New York City Government “Forcefully Encourages” Residents to Relinquish Private Property

The issue of who may own private property in New York City has surfaced twice in two separate court hearings in the past month. But what is even more frightful is that the two courts cannot reach the same verdict.

First, a little history lesson. Upon the establishment of this great nation, the Founding Fathers spoke specifically to the government ownership of private property. The Fifth Amendment in the Bill of Rights states clearly, “No person shall be…deprived of life, liberty, or property, without due process of law; nor shall private property be taken for public use, without just compensation.” Essentially, the government may only seize private property to build things for public use, ie: bridges, roads, and public parks. In the Supreme Court Case Berman v. Parker (1954), the courts approved of the government’s use of eminent domain to seize areas of “blight” and essentially gentrify cities for the “public good”.

Back to present-day problems.

The first case involves developer Bruce Ratner and a $4.9 billion dollar pro-basketball arena which will now force tenants out of their “blighted” housing in Brooklyn – housing which was found to be “blighted” after a firm specializing in such inspections determined that it was.Conservative commentator George Will wrote an op-ed exposing the scheme for what it really is: a government attempt at private land-grab. After all, a sports facility will surely earn more revenue for the city than mere residential tenants. The tenants of the condemned buildings have not given up yet, though. Many have refused to sell their properties, standing on their Constitutional rights, and prompting what is sure to be a court battle.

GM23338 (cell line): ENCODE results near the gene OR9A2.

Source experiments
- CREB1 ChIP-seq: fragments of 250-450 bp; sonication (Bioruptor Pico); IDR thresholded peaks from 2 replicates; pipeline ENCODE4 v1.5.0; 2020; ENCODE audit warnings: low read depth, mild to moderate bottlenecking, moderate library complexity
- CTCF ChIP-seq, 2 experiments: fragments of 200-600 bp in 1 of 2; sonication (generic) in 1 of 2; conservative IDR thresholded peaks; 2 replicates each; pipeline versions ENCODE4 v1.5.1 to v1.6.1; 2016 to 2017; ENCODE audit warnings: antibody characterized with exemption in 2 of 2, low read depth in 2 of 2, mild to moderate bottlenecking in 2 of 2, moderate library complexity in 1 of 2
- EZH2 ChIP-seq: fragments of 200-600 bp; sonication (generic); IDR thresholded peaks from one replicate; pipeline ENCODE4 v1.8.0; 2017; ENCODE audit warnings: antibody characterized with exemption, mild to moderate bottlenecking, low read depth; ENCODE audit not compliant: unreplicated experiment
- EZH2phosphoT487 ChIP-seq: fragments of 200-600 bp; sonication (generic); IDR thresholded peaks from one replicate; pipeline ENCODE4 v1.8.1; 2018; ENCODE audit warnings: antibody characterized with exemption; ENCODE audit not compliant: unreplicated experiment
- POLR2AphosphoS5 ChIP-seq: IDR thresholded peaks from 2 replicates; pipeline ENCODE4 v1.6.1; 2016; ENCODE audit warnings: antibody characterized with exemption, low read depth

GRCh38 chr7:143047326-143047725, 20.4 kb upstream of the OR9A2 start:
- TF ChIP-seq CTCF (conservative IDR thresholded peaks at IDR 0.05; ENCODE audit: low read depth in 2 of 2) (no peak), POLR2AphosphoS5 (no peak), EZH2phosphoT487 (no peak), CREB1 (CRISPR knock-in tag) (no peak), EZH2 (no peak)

Advocates for the government land-grab in Brooklyn often cite Kelo v. the City of New London (2005), where the Supreme Court ruled to enact eminent domain so the government could seize “slum” land for private development by Pfizer. This was all done under the pretense that the public as a whole would ultimately benefit from the private development. And yet after all the judicial arguing and eviction of residents, the site was ultimately abandoned just four years later in November, 2009.

Luckily, the second case has fared much better in the New York court system. Columbia University had planned for a major expansion into Manhattan, and similarly the property in question was found to be “blighted”. But when the case was taken to the state court, the court found the report to be utter nonsense. No appeal has yet been filed, though the prospect is not out of the question.

While the issue of eminent domain stems from the federal government, enforcement ultimately resides within each individual state. The Institute for Justice, a non-profit legal firm which seeks to uncover unfair government regulations, spoke specifically to New York’s lack of eminent domain laws. In fact, the Institute for Justice calls New York “perhaps the worst state in the nation when it comes to eminent domain abuse”. In an effort to combat the government machine, the Institute for Justice also lists a series of ways residents can protect themselves from the greedy hands of government and push for stricter eminent domain laws in their state. Likewise, state governments should be more proactive about protecting the Constitutional rights of their citizens and pass laws restricting the use of eminent domain.